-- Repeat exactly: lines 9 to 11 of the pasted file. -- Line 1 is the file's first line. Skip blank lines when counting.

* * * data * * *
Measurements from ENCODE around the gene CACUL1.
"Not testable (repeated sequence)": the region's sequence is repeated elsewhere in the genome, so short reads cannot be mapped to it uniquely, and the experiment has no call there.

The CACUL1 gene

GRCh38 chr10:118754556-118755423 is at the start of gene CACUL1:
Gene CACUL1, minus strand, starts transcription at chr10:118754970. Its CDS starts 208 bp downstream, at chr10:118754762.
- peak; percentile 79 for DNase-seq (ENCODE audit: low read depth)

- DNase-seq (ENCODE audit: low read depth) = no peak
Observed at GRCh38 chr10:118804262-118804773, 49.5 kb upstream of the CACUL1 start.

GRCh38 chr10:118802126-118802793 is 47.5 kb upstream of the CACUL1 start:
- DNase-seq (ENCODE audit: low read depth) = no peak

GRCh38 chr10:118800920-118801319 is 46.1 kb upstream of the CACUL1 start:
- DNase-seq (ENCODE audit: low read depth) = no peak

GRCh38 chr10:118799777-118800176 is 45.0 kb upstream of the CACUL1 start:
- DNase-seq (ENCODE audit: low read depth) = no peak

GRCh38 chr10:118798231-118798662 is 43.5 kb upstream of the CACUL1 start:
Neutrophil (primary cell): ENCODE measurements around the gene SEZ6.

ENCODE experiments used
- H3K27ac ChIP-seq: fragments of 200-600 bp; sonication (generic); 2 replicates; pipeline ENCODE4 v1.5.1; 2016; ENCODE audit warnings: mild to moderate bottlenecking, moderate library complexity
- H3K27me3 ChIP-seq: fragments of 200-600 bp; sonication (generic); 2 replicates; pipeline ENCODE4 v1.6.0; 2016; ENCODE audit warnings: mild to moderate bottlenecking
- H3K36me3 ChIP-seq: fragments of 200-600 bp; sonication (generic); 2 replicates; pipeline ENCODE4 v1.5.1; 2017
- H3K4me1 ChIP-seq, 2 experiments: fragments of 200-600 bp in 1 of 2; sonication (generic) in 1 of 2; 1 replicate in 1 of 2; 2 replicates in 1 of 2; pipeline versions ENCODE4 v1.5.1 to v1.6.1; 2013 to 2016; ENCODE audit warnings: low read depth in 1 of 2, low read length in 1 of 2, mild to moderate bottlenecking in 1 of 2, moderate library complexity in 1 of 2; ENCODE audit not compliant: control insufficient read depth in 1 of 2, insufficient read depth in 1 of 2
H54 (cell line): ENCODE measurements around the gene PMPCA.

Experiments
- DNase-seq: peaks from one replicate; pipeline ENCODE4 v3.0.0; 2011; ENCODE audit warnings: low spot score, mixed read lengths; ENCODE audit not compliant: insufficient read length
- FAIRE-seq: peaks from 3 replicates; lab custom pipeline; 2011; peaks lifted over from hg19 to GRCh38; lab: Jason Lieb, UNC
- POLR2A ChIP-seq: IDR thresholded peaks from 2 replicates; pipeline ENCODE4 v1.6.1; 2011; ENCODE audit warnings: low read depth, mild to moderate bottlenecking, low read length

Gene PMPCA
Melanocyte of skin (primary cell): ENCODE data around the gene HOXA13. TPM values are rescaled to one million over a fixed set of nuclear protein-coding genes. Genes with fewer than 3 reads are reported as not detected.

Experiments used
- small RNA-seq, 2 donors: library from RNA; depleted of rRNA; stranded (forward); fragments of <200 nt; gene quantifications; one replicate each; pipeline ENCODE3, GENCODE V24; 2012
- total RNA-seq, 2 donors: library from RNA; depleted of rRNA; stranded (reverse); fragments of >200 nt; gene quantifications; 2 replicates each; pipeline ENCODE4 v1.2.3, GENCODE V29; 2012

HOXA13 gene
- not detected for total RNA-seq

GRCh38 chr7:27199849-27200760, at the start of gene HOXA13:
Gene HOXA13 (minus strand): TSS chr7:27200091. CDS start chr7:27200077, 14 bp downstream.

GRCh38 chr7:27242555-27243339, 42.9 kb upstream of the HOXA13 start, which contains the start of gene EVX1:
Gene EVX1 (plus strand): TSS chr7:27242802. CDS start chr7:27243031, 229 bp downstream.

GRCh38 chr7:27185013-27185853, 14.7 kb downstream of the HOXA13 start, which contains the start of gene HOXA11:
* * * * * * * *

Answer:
GRCh38 chr10:118802126-118802793 is 47.5 kb upstream of the CACUL1 start:
- DNase-seq (ENCODE audit: low read depth) = no peak

GRCh38 chr10:118800920-118801319 is 46.1 kb upstream of the CACUL1 start: